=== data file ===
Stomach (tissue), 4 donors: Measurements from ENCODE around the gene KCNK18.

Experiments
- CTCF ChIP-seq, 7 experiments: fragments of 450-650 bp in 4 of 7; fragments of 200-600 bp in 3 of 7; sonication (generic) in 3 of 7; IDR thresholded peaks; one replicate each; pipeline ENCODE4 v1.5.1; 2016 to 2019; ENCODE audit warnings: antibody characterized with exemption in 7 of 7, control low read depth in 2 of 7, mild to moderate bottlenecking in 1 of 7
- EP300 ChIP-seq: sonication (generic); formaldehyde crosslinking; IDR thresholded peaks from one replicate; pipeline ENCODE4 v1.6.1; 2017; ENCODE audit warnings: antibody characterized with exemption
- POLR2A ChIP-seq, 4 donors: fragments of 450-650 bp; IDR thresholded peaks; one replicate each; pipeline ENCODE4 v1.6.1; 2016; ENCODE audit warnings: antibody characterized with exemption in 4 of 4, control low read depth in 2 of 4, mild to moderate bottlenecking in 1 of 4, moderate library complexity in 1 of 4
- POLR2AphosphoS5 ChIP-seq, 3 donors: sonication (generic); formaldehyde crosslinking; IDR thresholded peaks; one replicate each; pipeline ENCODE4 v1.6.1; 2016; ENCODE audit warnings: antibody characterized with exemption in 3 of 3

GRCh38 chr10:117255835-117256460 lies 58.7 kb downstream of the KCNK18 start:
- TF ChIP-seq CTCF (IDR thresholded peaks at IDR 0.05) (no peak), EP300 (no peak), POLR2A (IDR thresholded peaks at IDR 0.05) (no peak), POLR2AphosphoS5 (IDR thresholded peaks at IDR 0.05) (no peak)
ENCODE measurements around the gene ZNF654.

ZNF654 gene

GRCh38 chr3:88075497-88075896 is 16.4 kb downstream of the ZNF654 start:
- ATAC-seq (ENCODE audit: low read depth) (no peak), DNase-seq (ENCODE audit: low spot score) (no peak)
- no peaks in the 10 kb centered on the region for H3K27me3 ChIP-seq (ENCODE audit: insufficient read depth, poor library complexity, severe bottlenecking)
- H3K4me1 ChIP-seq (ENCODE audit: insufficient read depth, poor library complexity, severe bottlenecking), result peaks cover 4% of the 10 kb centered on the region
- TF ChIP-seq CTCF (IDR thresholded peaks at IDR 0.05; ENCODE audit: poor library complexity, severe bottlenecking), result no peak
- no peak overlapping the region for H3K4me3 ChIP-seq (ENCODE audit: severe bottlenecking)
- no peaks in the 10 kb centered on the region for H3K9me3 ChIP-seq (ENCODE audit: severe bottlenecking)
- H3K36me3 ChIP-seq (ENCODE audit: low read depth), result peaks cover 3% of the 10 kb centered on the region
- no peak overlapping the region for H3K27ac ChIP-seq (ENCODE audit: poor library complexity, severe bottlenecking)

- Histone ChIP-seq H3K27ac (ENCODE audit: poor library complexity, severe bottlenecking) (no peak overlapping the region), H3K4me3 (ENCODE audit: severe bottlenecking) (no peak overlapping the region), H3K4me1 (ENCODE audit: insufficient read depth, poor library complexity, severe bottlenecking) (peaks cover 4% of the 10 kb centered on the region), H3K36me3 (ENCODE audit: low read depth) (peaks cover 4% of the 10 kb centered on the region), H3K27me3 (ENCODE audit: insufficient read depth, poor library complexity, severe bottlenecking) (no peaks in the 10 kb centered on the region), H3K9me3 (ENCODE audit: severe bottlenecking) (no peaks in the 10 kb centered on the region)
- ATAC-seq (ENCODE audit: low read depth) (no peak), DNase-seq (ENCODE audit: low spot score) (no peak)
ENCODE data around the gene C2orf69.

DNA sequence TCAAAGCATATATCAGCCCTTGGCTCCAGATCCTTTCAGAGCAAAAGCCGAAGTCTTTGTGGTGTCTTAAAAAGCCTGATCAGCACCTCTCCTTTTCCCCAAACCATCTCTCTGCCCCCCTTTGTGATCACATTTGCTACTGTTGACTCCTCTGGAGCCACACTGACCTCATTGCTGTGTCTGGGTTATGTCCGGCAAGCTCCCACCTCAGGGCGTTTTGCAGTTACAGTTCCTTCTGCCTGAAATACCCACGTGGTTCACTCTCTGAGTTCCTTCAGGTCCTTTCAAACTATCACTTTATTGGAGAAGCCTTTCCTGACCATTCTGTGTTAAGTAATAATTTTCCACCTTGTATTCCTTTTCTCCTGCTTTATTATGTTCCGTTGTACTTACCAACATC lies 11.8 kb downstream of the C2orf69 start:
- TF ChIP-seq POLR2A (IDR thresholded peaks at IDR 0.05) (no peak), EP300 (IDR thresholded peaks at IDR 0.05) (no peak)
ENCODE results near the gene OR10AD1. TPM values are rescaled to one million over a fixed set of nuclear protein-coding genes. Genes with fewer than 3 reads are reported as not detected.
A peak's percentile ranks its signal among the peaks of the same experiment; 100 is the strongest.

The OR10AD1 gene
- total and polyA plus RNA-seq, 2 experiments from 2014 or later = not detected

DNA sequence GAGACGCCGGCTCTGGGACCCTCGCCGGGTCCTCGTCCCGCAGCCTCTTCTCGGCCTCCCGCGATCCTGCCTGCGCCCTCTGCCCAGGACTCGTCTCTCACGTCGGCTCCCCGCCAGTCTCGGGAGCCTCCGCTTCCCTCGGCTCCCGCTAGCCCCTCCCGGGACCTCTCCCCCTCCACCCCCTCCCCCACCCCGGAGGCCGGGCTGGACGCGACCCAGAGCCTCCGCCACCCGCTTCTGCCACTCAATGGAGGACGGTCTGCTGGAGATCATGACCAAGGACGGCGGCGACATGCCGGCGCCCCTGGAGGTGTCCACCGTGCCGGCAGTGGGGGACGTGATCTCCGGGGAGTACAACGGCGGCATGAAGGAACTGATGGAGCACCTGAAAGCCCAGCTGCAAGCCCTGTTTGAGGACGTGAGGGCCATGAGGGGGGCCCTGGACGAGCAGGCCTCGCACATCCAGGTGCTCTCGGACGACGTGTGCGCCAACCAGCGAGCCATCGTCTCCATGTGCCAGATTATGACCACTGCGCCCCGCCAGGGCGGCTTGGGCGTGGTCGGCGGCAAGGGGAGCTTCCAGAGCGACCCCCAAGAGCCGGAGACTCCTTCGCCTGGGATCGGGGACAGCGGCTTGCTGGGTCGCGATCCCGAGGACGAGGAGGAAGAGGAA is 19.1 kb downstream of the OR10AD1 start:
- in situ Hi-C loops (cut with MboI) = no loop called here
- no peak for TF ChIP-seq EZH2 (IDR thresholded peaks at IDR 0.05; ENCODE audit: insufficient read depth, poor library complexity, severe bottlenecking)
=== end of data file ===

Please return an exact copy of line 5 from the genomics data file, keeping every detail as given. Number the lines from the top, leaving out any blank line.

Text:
- POLR2A ChIP-seq, 4 donors: fragments of 450-650 bp; IDR thresholded peaks; one replicate each; pipeline ENCODE4 v1.6.1; 2016; ENCODE audit warnings: antibody characterized with exemption in 4 of 4, control low read depth in 2 of 4, mild to moderate bottlenecking in 1 of 4, moderate library complexity in 1 of 4